Peter’s position is always about himself but there are other lawyers out there that have had no experience other than the subjects they studied at university. Giving a blanket acceptance of all lawyers the right to act as an estate agent to me is wrong as why should a lawyer thats never been involved in real world property transaction at any level be given automatic rights to act as a real estate agent?

    As Peter as proven, if you have the skills and experience gaining a license is a relatively simple matter.

    You must know many lawyers that have never ever been involved in property matters. Would you trust that every one of them had the skills to sell your home? When you bought or sold your own property did you use an agent or one of these lawyers ?

  • educator2
    Posted December 6, 2010 at 1:45 pm 0Likes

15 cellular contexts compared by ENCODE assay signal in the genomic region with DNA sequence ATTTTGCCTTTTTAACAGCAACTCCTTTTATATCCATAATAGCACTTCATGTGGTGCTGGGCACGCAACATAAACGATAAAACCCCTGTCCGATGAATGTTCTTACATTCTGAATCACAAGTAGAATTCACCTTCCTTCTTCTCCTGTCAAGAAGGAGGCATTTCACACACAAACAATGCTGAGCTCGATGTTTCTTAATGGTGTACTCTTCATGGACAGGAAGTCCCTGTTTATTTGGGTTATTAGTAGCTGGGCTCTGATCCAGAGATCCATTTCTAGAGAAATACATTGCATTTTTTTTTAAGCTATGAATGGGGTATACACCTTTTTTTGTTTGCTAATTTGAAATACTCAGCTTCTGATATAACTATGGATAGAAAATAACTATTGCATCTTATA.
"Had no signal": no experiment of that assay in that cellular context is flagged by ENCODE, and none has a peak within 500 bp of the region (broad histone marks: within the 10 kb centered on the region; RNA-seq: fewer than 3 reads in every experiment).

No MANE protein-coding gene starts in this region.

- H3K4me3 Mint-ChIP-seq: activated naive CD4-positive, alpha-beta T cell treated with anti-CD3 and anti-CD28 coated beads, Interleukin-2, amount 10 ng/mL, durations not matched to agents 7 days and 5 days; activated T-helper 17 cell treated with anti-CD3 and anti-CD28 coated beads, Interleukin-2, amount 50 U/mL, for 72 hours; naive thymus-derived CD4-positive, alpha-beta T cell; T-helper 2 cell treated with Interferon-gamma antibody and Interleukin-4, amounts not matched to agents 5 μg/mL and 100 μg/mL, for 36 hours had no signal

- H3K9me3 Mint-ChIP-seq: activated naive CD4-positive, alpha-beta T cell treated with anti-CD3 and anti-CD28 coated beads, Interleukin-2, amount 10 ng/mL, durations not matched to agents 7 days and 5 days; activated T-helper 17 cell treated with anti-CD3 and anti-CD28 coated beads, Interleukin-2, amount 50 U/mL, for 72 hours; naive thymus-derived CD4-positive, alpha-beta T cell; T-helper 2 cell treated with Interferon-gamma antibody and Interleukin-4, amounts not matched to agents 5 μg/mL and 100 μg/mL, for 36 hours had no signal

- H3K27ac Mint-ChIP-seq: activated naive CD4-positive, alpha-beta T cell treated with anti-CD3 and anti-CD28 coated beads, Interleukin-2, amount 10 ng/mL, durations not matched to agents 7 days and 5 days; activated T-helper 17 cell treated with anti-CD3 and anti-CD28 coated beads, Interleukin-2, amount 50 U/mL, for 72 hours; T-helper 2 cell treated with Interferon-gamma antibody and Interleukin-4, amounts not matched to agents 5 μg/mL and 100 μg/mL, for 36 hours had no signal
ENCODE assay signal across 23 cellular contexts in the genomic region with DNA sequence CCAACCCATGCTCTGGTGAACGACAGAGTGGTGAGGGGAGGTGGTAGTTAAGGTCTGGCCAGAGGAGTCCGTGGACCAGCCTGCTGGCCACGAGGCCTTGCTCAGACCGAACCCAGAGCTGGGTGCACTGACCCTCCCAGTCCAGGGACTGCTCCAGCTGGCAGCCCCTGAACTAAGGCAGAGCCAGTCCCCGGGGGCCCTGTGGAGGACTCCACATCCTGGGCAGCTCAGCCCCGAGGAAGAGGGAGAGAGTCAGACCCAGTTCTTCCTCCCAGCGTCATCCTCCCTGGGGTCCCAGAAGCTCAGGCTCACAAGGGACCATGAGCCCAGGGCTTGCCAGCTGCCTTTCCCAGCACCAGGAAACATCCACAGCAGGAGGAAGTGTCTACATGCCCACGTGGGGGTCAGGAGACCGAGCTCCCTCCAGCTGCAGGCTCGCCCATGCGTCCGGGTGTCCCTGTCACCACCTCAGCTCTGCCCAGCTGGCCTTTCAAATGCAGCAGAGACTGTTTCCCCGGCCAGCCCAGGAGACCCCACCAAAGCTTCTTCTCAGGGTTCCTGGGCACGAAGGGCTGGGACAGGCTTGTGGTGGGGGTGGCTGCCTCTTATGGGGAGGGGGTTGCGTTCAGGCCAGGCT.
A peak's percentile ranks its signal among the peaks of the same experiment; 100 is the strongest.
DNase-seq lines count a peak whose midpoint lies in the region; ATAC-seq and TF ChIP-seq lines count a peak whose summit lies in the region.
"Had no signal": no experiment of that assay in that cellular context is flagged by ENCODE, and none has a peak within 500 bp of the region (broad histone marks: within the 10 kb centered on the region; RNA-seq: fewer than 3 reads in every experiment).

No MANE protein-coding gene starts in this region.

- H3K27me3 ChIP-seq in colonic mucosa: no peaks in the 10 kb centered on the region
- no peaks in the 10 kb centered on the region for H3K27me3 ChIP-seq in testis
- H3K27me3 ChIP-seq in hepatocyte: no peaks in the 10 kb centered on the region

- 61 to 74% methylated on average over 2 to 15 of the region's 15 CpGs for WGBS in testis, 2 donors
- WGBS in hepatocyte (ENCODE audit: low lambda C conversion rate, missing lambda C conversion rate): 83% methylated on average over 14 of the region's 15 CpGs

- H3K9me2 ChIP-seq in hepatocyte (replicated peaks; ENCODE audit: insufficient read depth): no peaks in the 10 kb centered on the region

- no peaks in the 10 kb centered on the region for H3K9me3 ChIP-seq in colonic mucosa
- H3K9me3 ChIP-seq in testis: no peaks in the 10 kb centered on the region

Im not sure how Peter can say im either rude or ignorant as i used his own words to me in the previous blog. secondly im not sure how I could be ignorant when I have cut and pasted the law on two issues in my blog.

    Peters credibility (if he had any) falls away firstly by getting a licence he says he has only got to keep listing and secondly when any one corners him on an issue and it gets too hot in the kitchen he backs away.

    I guess we will all watch and wait the outcome of his case. Thanks for the qld input George.

  • George Konidaris
    Posted December 6, 2010 at 2:11 pm 0Likes

    You make a good point Glen and prudence would suggest that anyone whether he/she be a lawyer, conveyancer etc, who wishes to open an estate agency business or one stop shop business, should also obtain an estate agent’s licence for the reason you have suggested.

    But no system is perfect and most licensing systems rely upon the integrity of each person who accepts the license or enters the profession (as the case may be) as does the legal profession.

    In fact a lawyer takes an oath when entering the profession to act ethically and fulfill his or her duties to the client and court etc.

    A lawyer who has a practising certificate is entitled to give legal advice and act in all areas of legal practice including areas of law where that lawyer has no expertise or experience at all.